Saturday, September 12, 2009

Building Academic Library 2.0

The podcast found at addresses the topic of using Web 2.0 in academic libraries. The keynote speaker, Meredith Farkas, is a distance learning librarian at Norwich University, and the conference was sponsored by the Librarians Association of the University of California, Berkeley. Farkas's lecture at the conference touches upon the effects of new technology and multimedia upon data, information, knowledge, cultural production, and scholarship within the context of academic libraries. The podcast has had more than 15,000 hits with very positive reviews. The incorporation of Web 2.0 technology within academic libraries will have enormous benefits for research and, on a macro scale, knowledge for all humankind. This podcast is very enlightening about how that can be accomplished.

Wednesday, September 2, 2009

Link to Nicholas Baker blog

Nicholas Baker is a renowned journalist who writes about libraries , information technology, and sociology. He has many excellent posts at this blog. In particular, please read the posts concerning his book Double Fold: the Assault on Paper. I read the book for a research paper once, and it is fascinating but equally concerning.

Nicholas Baker's Double Fold

I created this blog because I am concerned about the future of libraries and the storage and retrieval of our national treasure of books and other perishable media. I believe in the liberty of all libraries to pursue complete collections and to fund and manage the storage of some media that may be obsolete. I read Nicholas Baker's excellent book "Double Fold" which entailed the destruction of precious American materials in order to save the overhead of owning and maintaining buildings to house it. The former system of microfiche scanning never worked well to preserve materials, but new techniques may help save the texts if not the books themselves.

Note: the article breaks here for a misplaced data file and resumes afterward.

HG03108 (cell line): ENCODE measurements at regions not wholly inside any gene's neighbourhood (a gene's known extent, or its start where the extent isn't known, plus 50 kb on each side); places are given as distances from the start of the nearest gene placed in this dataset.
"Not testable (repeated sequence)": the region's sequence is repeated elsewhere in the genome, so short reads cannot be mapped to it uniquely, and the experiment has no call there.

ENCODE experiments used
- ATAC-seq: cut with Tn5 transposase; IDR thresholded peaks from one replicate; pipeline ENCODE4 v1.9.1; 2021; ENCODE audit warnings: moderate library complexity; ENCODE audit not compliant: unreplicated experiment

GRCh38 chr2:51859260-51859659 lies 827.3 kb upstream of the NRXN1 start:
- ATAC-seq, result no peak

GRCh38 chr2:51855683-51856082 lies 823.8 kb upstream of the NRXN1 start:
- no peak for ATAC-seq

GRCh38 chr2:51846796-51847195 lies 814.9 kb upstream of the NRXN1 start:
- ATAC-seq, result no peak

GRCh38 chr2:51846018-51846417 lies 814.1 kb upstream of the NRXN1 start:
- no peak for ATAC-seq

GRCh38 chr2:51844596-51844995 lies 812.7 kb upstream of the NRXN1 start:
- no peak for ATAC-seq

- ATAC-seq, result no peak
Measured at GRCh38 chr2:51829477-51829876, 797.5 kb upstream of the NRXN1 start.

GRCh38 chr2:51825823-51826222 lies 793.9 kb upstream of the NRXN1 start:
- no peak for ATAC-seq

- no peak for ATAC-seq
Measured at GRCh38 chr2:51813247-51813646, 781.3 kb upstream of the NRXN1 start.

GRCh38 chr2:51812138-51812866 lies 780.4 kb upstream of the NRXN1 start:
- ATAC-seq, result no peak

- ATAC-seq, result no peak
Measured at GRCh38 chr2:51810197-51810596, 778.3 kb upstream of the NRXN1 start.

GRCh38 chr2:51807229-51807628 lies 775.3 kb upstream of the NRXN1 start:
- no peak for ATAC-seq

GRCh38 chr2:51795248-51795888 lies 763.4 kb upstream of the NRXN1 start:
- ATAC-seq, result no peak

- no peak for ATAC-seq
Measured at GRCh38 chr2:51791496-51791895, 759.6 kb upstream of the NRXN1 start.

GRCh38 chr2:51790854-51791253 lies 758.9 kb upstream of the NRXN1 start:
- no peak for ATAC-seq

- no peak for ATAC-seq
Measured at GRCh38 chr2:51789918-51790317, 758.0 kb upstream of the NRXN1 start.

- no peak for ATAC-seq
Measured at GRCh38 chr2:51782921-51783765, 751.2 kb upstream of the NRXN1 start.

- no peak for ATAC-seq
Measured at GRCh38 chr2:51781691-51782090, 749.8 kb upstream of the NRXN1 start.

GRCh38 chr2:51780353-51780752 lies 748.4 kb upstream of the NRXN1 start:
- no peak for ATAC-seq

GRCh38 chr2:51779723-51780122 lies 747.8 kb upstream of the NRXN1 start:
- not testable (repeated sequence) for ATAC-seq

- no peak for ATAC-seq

The digital age rendered many old systems obsolete, and some believe even librarians. A Catch-22 is evident in regard to the digital age. It heralded much more efficient systems of storage and retreival, as well as the ability to search for very specific information from within a large amount of media. However, library patrons and librarians must adapt to ever-changing technology, and the whole concept of libraries as a "community place" are changing. Many patrons search for information online and through databases without the aid of a librarian. People listen to audiobooks or read e-books on corporate-designed e-book readers. Unfortunately, Digital Rights Management of all this material is unregulated. The books "1984" and "Animal Farm" were recently removed from Kindle e-book devices by staff for unclarified reasons.

For these reasons, I believe it is imperative for librarians to take back their collective power, (pun intended.) We must ensure that the public has full access to any knowledge it seeks, as long as it not intended to be used for malice. Libraries should have the liberty to protect intellectual property rights and preserve information in any way possible. I have not chosen my specific field of interest in library science at this time, but I want to promote the advancement of all libraries because that will promote the advancement of all people.